The Guardian on Australia. “Retirees who have lived off a steady stream of share dividends have seen their income plunge as banks cancel payouts, and they face more financial pain in coming months when research shows more companies are likely to slash their distributions because of the coronavirus crisis. The Australian Prudential Regulation Authority has also called on insurers and other institutions it regulates to cut or defer dividends. Wayne Strandquist, the president of Air, said retirees who invested in commercial or residential property were also taking a hit due to tumbling rents.”

“‘They’re struggling to find a reliable source of income,’ he said. ‘They might have a lot of assets on paper but they’re not making anything.'”

From Nine News in Australia. “It was supposed to be a sea-change for Melbourne woman Beverley Johnson – a stylish home with bay-views in McCrae on Victoria’s Mornington Peninsula. Residential construction company Archiblox had promised to deliver the modular build in four months. But it’s been four years and Archiblox has gone bust, leaving Ms Johnson out of pocket and without her dream home. ‘Our lives have just been in complete limbo,’ she told 9News. ‘We’ve paid $800,000 for not a lot.'”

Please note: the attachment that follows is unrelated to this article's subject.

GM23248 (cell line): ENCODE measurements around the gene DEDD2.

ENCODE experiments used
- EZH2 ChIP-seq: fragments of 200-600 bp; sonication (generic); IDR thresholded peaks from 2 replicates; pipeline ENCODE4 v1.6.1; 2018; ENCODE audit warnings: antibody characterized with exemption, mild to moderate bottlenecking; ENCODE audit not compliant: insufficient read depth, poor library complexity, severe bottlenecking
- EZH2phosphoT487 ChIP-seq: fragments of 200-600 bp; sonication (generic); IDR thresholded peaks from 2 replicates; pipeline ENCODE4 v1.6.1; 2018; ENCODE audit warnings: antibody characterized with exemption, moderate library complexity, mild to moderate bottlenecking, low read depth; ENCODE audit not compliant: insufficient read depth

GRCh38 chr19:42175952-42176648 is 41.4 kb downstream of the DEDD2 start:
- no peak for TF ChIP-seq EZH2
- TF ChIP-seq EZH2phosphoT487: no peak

“Families who’d bought into a Williamstown townhouse development by Bayland Property Group have similar horror stories. Jane Wall was hoping to spend her twilight years in the home. ‘I was supposed to be retired but I’ve got to kiss that goodbye because I need to pay rent somehow,’ Ms Wall told 9News. Bayland has since gone under and many families at the development have faced years of delays and financial strain.”

“Young parents Jamie and Carolina Bowes say they made a ‘fatal mistake’ when they were ‘pressured’ into purchasing a lot from Bayland in 2018. ‘It was pretty much ‘you need to sign the contract now’,’ Mr Bowes told 9News. ‘Our rental costs, including what we pay here on the interest, we’re paying around $6000 a month, which over 18 months will be over $100,000.'”